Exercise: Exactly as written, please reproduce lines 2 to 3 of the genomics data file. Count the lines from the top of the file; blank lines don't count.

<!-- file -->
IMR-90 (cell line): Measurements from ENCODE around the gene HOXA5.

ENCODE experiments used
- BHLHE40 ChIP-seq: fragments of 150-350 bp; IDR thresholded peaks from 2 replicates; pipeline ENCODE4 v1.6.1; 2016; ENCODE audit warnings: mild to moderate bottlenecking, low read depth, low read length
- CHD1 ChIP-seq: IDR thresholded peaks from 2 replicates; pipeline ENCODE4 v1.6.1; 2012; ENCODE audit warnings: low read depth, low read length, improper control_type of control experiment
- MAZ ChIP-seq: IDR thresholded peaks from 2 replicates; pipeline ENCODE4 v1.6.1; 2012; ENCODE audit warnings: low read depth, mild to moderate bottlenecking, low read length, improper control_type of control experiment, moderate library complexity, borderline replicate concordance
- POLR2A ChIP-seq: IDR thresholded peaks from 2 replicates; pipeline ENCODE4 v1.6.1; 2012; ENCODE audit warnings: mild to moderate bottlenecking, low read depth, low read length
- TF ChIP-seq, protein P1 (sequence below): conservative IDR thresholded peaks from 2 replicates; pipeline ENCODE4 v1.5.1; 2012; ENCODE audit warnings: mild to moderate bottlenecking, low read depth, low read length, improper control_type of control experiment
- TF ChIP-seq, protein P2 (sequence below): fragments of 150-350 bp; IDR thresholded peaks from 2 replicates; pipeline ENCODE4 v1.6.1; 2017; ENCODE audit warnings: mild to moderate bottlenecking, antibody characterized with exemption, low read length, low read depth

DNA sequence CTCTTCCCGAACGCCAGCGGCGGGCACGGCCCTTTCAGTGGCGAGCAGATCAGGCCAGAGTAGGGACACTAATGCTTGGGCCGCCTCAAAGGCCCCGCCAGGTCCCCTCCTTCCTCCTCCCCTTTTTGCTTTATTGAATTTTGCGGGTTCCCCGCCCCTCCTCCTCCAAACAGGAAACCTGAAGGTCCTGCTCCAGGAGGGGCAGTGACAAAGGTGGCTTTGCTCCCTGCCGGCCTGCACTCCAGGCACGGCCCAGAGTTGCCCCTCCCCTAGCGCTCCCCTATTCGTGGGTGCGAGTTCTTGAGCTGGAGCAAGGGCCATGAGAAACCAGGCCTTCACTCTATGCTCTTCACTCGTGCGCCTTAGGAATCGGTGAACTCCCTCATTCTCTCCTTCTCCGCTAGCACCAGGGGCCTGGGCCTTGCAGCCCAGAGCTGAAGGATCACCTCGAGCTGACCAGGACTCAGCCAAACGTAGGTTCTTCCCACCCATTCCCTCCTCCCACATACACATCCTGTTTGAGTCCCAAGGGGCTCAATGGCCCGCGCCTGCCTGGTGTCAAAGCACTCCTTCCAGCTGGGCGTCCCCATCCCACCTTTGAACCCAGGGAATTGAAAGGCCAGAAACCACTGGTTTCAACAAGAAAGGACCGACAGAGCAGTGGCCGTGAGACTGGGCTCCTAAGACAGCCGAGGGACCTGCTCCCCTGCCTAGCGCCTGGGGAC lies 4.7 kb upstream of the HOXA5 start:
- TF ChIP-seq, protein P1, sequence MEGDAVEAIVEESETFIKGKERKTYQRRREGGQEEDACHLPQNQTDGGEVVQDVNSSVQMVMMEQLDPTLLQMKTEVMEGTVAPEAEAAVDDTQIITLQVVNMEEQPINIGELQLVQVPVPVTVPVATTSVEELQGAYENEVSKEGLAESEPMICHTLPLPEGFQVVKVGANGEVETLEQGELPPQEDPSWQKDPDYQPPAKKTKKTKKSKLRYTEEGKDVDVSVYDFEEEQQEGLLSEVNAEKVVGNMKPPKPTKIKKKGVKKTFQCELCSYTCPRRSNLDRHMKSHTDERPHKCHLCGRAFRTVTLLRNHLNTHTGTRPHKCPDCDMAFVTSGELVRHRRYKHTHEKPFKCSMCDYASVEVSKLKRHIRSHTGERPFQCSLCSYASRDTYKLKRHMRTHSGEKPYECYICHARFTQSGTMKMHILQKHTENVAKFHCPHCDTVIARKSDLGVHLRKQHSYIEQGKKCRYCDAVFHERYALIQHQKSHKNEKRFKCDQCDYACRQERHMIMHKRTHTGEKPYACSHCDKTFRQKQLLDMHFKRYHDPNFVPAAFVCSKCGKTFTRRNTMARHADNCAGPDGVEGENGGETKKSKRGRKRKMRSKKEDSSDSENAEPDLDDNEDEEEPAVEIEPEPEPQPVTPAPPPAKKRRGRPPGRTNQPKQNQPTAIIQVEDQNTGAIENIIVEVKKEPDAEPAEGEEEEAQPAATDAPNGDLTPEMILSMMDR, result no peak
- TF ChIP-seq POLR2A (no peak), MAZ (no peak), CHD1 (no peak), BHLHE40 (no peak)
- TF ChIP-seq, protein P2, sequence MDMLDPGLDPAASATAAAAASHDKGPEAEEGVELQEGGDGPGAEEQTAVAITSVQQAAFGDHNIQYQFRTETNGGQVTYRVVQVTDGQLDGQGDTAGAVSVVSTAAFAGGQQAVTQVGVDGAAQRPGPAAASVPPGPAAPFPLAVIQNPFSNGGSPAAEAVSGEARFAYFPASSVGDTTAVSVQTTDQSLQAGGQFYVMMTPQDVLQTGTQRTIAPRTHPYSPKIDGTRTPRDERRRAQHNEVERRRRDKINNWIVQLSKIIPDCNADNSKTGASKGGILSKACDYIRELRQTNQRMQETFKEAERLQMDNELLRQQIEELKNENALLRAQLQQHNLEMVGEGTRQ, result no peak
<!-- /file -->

ENCODE experiments used
- BHLHE40 ChIP-seq: fragments of 150-350 bp; IDR thresholded peaks from 2 replicates; pipeline ENCODE4 v1.6.1; 2016; ENCODE audit warnings: mild to moderate bottlenecking, low read depth, low read length